APbX3 lead perovskites, where A is either an organic (methylammonium MA+ and formamidinium FA+) or an inorganic (Cs+) species, have recently emerged as highly promising photovoltaic materials. This interest is related to the exceptionally high power conversion efficiency (> 25%) demonstrated recently in the case of mixed-cation and mixed-halide perovskites. However, the poor intrinsic stability of complex lead halides remains a major hindrance in the commercialization of this emerging photovoltaic technology. An intense research effort is currently focused on revealing the origins and mechanistic aspects of the various pathways of degradation occurring in perovskite solar cells. In this paper, we present a systematic comparative study of a series of mixed-cation perovskite systems: MA0.15FA0.85PbI2.55Br0.45, Cs0.1MA0.15FA0.75PbI2.55Br0.45, Cs0.15FA0.85PbI2.55Br0.45, MA0.15FA0.85PbI3, Cs0.1MA0.15FA0.75PbI3, and Cs0.15FA0.85PbI3 all of which deliver high photovoltaic efficiencies in devices. Using a set of complementary analytical techniques, we demonstrate that bromide-containing mixed-halide perovskites have much lower photostability when compared to the equivalent iodide-based materials. The light-induced photochemical aging produced metallic lead as one of the final decomposition products in the case of all the studied complex lead halides except for Cs0.15FA0.85PbI3, which demonstrated outstanding stability under white light exposure. Theoretical calculations of the bromide-containing mixed-halide perovskites indicated that hole-coupling drives the formation of interstitial-vacancy halide pair defects to become more thermodynamically favorable, thus leading to the accelerated degradation of the halide-mixed perovskites. The obtained results demonstrate the usefulness of compositional engineering as a promising approach to boost the operational stability of perovskite solar cells and pave the way towards their successful commercialization.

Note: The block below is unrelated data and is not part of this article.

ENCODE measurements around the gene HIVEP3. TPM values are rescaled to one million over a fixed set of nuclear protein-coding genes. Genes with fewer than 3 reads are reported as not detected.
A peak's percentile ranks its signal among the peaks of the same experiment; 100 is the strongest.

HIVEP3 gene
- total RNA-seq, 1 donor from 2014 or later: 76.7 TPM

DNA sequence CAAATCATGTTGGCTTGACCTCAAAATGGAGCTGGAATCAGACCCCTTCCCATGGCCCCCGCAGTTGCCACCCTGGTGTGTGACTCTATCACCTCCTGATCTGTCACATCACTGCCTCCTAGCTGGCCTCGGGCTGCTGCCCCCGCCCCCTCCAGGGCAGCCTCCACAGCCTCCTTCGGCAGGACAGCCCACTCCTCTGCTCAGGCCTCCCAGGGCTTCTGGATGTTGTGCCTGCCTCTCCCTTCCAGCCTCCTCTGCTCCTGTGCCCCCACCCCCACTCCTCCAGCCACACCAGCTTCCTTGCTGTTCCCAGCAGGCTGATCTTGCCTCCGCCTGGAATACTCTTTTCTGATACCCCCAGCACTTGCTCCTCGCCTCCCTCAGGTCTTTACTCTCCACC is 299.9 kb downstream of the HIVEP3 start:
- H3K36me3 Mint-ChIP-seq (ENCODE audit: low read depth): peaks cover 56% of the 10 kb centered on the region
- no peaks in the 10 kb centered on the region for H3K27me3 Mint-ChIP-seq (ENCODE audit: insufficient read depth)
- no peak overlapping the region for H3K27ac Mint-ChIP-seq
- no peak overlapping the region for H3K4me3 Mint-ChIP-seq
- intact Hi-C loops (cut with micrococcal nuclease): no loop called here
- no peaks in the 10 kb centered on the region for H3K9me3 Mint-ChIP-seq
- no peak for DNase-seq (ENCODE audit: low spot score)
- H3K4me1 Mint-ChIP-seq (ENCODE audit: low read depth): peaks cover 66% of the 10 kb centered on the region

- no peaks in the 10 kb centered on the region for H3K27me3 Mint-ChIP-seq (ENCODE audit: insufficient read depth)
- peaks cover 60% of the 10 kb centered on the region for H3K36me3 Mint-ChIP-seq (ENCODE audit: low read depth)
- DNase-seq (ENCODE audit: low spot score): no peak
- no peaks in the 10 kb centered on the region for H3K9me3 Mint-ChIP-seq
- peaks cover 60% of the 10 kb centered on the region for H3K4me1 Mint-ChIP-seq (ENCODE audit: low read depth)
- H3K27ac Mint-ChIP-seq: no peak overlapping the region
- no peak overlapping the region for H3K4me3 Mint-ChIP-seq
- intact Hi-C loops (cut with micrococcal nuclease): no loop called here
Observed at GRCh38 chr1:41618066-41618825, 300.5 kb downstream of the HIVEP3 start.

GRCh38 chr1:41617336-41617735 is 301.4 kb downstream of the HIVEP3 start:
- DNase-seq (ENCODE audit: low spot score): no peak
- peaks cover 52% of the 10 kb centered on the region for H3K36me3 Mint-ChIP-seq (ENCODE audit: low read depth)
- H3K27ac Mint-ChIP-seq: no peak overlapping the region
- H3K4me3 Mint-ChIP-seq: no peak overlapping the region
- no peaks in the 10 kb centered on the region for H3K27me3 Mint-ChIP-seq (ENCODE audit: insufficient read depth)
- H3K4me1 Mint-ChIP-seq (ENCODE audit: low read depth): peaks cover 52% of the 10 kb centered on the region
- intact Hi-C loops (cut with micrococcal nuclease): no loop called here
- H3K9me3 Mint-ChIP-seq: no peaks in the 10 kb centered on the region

- Mixed-halide perovskites
- Perovskite solar cells